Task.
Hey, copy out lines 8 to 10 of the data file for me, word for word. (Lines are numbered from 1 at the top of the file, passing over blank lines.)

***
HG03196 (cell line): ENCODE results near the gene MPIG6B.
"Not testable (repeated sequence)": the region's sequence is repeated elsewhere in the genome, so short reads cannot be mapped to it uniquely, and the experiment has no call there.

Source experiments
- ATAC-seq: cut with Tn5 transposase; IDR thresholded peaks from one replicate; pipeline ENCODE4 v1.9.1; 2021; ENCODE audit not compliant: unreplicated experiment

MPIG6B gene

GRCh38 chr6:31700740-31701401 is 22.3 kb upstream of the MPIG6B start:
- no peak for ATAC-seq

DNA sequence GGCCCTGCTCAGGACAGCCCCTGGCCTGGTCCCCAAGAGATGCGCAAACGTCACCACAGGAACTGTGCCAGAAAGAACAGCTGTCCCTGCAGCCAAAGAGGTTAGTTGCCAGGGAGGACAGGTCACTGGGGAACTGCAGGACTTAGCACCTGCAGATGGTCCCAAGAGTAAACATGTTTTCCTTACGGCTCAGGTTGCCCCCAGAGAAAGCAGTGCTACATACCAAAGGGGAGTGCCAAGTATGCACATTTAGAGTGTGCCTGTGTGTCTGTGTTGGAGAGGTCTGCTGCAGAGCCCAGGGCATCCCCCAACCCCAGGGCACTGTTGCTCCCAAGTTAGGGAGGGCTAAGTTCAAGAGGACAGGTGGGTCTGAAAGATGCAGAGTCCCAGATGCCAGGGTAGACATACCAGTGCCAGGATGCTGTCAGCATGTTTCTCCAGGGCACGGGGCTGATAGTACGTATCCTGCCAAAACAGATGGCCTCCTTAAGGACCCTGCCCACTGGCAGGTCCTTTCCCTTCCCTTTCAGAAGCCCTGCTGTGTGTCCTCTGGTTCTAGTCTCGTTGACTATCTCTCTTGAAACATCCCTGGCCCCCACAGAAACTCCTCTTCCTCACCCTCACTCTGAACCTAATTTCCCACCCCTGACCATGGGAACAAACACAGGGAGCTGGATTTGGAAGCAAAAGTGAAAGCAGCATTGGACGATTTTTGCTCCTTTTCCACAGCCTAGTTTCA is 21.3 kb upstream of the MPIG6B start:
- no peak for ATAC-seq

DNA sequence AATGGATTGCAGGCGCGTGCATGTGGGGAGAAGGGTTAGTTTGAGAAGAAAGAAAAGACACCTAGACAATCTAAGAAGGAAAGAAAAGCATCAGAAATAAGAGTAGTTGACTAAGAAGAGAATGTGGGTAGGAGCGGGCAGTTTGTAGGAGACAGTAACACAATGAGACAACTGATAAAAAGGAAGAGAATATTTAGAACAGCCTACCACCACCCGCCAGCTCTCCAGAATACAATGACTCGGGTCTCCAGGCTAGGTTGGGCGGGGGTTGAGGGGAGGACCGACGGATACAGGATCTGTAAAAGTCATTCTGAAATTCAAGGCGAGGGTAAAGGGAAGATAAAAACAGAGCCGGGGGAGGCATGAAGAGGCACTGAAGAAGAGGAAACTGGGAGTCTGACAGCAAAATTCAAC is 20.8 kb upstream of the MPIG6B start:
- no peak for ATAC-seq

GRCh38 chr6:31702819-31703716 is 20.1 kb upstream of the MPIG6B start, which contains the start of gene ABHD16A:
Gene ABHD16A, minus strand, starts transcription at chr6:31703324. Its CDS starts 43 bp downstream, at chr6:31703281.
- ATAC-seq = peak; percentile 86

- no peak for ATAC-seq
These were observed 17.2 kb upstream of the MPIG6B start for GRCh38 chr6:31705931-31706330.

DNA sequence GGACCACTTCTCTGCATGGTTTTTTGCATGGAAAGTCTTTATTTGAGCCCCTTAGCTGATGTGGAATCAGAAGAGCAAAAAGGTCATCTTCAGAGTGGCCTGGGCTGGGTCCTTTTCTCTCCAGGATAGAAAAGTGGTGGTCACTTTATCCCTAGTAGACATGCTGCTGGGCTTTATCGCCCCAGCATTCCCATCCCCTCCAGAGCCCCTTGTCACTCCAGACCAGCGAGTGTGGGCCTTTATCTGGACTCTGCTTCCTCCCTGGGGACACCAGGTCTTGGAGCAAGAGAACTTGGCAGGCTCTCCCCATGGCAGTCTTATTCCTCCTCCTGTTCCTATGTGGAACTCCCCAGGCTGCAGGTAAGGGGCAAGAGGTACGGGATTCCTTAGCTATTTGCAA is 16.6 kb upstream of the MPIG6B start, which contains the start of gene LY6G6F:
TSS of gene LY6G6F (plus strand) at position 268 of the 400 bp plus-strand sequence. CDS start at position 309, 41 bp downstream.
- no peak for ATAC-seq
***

DNA sequence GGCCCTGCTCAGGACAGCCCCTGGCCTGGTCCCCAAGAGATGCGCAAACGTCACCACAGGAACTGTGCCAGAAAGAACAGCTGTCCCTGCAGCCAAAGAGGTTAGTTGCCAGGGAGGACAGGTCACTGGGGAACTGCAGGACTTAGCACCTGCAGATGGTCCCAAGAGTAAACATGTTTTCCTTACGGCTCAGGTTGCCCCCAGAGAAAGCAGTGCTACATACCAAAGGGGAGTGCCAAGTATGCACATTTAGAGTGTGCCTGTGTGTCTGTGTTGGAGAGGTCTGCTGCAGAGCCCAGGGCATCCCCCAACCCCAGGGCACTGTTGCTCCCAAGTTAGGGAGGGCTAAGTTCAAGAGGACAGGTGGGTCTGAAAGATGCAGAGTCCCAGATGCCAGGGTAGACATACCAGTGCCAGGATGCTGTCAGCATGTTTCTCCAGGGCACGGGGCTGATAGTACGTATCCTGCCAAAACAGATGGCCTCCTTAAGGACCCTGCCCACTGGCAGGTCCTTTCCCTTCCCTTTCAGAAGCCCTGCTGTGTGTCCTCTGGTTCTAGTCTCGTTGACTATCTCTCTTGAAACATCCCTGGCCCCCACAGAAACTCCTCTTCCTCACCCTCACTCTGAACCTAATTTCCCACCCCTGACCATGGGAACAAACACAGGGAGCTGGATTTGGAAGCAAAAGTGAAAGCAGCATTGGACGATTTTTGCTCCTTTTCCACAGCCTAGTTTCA is 21.3 kb upstream of the MPIG6B start:
- no peak for ATAC-seq

DNA sequence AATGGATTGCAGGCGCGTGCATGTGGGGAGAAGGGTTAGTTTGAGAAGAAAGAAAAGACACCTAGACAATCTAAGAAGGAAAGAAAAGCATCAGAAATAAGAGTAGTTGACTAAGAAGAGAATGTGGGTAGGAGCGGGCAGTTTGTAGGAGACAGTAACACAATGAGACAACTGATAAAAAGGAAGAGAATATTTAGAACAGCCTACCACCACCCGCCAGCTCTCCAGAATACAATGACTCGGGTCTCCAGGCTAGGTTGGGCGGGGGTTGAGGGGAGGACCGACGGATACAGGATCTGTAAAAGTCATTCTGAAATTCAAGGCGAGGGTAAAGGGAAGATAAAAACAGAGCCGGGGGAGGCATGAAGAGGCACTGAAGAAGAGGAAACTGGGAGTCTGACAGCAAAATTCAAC is 20.8 kb upstream of the MPIG6B start: